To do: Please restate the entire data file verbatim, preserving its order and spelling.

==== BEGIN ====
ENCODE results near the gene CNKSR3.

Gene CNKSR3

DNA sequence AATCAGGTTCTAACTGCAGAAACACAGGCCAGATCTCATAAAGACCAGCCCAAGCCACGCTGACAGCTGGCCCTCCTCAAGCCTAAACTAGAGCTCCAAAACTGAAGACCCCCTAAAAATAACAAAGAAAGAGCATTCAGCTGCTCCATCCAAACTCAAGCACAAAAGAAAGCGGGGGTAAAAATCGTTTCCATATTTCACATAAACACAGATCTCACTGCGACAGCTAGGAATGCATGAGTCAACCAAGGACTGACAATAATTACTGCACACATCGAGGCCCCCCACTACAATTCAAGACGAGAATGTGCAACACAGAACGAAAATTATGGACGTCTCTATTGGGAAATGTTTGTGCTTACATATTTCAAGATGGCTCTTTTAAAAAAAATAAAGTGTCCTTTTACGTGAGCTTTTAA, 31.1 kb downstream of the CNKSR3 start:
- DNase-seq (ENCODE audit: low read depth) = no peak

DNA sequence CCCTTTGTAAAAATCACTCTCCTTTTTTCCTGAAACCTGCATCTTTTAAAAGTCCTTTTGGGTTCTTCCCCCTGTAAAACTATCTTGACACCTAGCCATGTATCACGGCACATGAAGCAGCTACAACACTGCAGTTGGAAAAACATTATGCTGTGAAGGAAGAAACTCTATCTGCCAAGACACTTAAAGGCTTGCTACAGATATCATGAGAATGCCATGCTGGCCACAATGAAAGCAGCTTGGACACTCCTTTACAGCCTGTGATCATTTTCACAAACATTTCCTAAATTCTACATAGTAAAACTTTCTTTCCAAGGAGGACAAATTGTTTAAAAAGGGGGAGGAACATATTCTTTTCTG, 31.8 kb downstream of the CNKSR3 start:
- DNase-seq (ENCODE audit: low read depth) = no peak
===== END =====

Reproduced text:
ENCODE results near the gene CNKSR3.

Gene CNKSR3

DNA sequence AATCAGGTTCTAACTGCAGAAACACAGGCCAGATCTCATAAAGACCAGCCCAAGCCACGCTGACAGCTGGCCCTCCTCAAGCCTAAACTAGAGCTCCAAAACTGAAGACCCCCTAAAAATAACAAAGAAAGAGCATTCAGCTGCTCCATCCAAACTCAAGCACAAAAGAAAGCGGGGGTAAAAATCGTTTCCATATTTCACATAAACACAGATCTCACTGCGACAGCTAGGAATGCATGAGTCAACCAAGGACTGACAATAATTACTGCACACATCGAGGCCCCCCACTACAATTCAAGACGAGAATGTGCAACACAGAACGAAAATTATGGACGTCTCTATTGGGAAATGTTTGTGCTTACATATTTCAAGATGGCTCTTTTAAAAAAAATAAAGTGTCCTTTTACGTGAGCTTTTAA, 31.1 kb downstream of the CNKSR3 start:
- DNase-seq (ENCODE audit: low read depth) = no peak

DNA sequence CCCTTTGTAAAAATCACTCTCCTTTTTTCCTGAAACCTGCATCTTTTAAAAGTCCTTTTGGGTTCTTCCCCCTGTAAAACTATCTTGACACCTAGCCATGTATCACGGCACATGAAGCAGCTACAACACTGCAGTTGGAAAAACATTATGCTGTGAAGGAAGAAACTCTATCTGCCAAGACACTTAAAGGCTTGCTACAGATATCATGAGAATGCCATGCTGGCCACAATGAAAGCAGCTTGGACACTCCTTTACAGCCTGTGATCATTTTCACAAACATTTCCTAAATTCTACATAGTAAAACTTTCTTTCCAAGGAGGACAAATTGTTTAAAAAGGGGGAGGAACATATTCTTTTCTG, 31.8 kb downstream of the CNKSR3 start:
- DNase-seq (ENCODE audit: low read depth) = no peak